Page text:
Columbiana County Quilt.  Photograph courtesy of the Ohio HIstorical
Society, Call No. H84240.

The community represented by the quilt's inscriptions was like any other nineteenth-century American community, with all life's usual joys and sorrows.  However, in the course of her research, Lynda discovered a particularly dark event, perhaps more startling to Quakers who were known for eschewing acts of violence.

Two of the quilt's inscribed names are Edward Courtney and Phebe [Votaw] Courtney -- both associated with a tragic event that occurred in Butler Township, Columbiana County, only sixteen years before their names were placed on the quilt.

Phebe Votaw Courtney's first cousin, Rachel Votaw, was found murdered on September 7, 1829, lying on a pile of rocks in the swamp on her father's property.    Rachel was the daughter of Moses and Mary Brown Votaw, was considered one of the prettiest young women in the county, and was eighteen years old at the time.  Her death is recorded in her father's Bible with the following notation:  "murdered plain circumstances say by James Courtney."

Swamp land on the property previously owned by Moses Votaw, Butler Township,
Columbiana County, Ohio.  Photograph courtesy of Helen Ward Wolfgang.

The Courtney family, like the Votaws, had roots in both Loudoun and Harrison Countys in what-would-later-become West Virginia.  Both of these families migrated to Columbiana County, Ohio, in the early 1800s, both were members of the Religious Society of Friends, and both belonged to the New Garden Monthly Meeting in HanoverTownship.

James Courtney's brother, Edward Courtney, had married Phebe Yates Votaw in 1823.  By 1829, James Courtney was courting Phebe's cousin Rachel against the will of Rachel's family.  The cause of their concern is not entirely clear.  Quaker records prepared in 1829 (after Rachel's murder) reveal concern about James' sporadic attendance at Meeting and his penchant for imbibing "spirituous liquors", both of which might be frowned upon by Rachel's family.  But the source of the family's concern may have exceeded these rather mundane transgressions.  It is possible that violent tendencies ran in the Courtney family.  Years later, in 1895, James Courtney's son, Daniel, murdered his daughter's husband -- a man named Frank Swaney.

Newspaper accounts of the Swaney murder noted that Daniel Courtney's father, James, has been accused of murdering Rachel Votaw over sixty years earlier.  The story that ran in the Salem Daily News on October 4, 1895 gave a full account of Rachel's murder and its aftermath as recounted by older residents of the area.  This account reads, in part:  "James Courtney was the lover of Rachel Votaw and it was understood that they were engaged to be married.  The girl's parents objected to the match. [. . .]  Courtney was denied admission to the house of his sweetheart and they met clandestinely.  One night Rachel left her house, supposedly to meet her lover.  The next morning her body was found in a swamp on her father's farm.  A silk handkerchief was found knotted around her neck and the cause of death, by strangulation, was shown by the distorted and livid face of the former beauty.  A strange circumstance connected with the murder was that the handkerchief found about the girl's neck had belonged to her brother."

Another view of the Moses Votaw property.  Photograph courtesy of Helen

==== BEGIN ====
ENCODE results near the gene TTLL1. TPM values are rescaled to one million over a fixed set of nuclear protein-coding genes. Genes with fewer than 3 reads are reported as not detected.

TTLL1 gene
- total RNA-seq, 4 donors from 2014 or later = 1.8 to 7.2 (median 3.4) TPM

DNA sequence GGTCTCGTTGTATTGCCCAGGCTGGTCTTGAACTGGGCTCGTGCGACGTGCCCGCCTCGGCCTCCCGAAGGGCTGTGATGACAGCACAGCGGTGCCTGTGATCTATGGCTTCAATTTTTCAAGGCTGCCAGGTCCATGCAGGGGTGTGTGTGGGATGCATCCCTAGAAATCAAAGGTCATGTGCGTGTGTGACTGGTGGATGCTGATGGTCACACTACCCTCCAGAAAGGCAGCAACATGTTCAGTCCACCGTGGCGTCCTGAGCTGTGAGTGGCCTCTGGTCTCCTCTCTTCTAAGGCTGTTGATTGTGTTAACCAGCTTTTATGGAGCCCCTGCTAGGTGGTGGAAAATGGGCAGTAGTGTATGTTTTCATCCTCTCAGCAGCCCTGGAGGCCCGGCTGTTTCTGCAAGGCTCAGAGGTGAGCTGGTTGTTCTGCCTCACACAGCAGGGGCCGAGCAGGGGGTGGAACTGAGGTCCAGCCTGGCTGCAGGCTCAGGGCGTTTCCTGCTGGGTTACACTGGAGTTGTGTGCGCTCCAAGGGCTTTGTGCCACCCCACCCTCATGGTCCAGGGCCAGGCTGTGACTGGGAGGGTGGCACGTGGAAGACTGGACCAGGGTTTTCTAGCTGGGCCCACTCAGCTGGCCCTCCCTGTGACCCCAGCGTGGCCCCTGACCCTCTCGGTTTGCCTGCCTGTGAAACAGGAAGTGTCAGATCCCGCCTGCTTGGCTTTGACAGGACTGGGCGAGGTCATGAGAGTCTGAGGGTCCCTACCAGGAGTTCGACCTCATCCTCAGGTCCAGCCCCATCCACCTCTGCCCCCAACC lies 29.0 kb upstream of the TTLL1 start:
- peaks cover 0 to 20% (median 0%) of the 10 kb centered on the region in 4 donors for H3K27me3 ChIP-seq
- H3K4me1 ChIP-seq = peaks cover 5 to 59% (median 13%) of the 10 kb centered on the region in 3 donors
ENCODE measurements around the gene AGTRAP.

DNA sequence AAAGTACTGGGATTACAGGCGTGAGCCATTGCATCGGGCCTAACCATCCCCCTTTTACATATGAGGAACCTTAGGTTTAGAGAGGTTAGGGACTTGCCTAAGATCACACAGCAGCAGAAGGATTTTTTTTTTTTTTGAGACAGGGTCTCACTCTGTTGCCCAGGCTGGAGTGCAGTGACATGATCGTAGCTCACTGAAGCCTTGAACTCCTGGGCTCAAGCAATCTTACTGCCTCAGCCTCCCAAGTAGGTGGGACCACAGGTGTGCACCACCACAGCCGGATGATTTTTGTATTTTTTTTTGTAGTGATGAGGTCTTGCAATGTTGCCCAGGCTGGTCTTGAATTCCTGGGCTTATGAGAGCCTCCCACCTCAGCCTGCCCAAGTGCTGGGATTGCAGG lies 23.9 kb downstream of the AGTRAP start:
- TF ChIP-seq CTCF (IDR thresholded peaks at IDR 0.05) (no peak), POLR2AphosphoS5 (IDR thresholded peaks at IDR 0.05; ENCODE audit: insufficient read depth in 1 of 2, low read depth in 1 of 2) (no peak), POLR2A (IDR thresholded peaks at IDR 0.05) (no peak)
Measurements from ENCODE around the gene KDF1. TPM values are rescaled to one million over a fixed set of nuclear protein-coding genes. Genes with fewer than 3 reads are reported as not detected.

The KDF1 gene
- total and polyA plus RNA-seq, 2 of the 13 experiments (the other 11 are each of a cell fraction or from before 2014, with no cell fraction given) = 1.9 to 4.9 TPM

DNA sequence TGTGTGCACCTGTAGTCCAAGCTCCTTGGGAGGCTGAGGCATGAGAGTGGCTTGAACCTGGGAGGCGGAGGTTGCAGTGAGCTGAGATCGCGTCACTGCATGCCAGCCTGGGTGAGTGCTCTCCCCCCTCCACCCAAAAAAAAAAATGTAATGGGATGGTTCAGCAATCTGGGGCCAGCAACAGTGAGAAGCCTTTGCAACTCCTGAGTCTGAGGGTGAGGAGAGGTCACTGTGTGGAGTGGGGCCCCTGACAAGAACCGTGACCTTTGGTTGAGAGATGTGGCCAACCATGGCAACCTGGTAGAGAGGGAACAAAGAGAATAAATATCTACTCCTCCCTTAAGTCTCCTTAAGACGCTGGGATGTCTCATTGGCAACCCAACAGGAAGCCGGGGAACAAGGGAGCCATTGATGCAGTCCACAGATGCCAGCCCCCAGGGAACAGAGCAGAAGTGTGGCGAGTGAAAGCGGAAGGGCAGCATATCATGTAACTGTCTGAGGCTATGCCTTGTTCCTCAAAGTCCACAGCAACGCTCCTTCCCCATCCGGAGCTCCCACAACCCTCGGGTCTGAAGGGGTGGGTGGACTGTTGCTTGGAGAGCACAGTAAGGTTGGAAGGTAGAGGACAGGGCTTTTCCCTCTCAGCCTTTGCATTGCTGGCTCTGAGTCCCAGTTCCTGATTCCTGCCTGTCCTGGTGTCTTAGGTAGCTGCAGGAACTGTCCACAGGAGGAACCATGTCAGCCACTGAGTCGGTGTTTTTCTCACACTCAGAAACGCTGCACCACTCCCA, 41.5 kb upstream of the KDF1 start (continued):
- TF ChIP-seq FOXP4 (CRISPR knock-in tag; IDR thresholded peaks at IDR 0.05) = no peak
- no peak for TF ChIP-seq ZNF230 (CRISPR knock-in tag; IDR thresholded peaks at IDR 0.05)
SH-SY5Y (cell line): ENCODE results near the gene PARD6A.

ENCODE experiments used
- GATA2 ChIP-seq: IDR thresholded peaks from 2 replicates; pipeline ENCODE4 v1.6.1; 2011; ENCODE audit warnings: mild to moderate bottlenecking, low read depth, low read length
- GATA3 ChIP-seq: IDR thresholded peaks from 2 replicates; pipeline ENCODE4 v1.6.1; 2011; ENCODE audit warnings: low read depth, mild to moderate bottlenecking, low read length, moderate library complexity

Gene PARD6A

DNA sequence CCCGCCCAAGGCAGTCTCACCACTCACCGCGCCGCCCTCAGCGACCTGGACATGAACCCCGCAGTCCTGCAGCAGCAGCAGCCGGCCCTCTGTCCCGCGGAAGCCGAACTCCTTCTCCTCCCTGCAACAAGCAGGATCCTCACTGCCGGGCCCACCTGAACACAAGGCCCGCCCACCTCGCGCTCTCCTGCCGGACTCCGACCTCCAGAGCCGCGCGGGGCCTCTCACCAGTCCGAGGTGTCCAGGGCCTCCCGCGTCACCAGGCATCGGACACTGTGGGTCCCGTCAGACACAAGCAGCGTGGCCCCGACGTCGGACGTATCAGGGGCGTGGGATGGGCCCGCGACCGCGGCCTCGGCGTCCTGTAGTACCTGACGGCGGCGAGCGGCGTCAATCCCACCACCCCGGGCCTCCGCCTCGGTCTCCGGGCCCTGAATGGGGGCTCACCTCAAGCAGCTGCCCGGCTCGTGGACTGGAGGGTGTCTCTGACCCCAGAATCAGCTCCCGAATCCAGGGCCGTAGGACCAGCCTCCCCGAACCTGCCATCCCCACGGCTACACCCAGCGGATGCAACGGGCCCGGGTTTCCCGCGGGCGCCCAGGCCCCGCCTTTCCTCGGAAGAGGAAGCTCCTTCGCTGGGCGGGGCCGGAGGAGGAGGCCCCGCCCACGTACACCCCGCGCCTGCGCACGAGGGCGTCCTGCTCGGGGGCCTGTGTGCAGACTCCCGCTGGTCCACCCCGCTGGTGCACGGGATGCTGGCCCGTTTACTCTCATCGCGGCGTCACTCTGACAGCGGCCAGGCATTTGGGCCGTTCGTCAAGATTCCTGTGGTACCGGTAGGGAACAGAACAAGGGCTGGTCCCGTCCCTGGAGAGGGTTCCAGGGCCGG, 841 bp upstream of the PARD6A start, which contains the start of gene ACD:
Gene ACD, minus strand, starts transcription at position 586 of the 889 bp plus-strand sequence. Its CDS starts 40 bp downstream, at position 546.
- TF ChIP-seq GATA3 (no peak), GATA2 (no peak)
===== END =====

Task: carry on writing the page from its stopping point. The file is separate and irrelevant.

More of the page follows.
Ward Wolfgang.

James Courtney was arrested for Rachel's murder.  The newspaper account of 1895 says that he was tried for the murder but acquitted based on the testimony of a fellow-Quaker and the circumstantial nature of the evidence presented. However, no criminal court record about the trial and its proceedings could be found.

In mid-January, 1895, Charles Stratton Votaw, the son of Rachel's uncle Joseph, wrote to his cousin Elihu H. Votaw about the family's perception of what happened.  "That beautiful and loved Aunt of thine [Rachel] was murdered and report then said that some of the Hicksite familys [sic] done all they could to shield that scoundrel of a Jim Courtney, that died a few years ago and just before his last he said he murdered Rachel Votaw.  I remember my folks talking and a man I think his name Galbreth that swore in court that Jim was away that night she was killed, so it could not of been him.  [...]  My mother saw the thumb and finger marks on her throat and always believed she was choked to death by that demon, but those I speak of tried to make it appear that she had tried to choke herself to death by tying her handkerchief around her neck."


Elihu H. Votaw, recipient of the foregoing letter.   Photograph courtesy of
 Margaret L. Stuntz.

Some of what Charles Votaw conveys in the letter above is the lingering distrust and ill-feeling brought about by the schism of 1827 that split the Religious Society of Friends into two factions: the Orthodox and the Hicksite.  All of the Courtneys joined the Hicksite faction and were disowned, while most of the Votaws remained Orthodox.  Interestingly, Rachel's parents, Moses and Mary Brown Votaw, became Hicksites which makes Charles' statement about the Hicksite families "shielding" James Courtney deserving of more scrutiny.  This and other topics will be addressed in our next post, revealing how the Quaker community in which she lived dealt with Rachel's death.

Sources:

Chenoweth, Lynda Salter.  Neighbors and Friends: Quakers in Community, Life in 19th Century Columbiana County, Ohio.  Thorofare, NJ: Xlibris, 2010.  Note: Some of the text for this post is taken from Lynda's book.

Hinshaw, William Wade.  Encyclopedia of American Quaker Geneaology, Vol. IV.  Ann Arbor: Edwards Brothers, 1946.

Stuntz, Margaret L.  The Ancestors of Mahlon Votaw (1826-1919), Votaw Volumes, Vol. 2.  Decorah, Iowa: The Anundsen Publishing Co., 2001.

(c) Lynda Salter Chenoweth and Mary Holton Robare, 2014.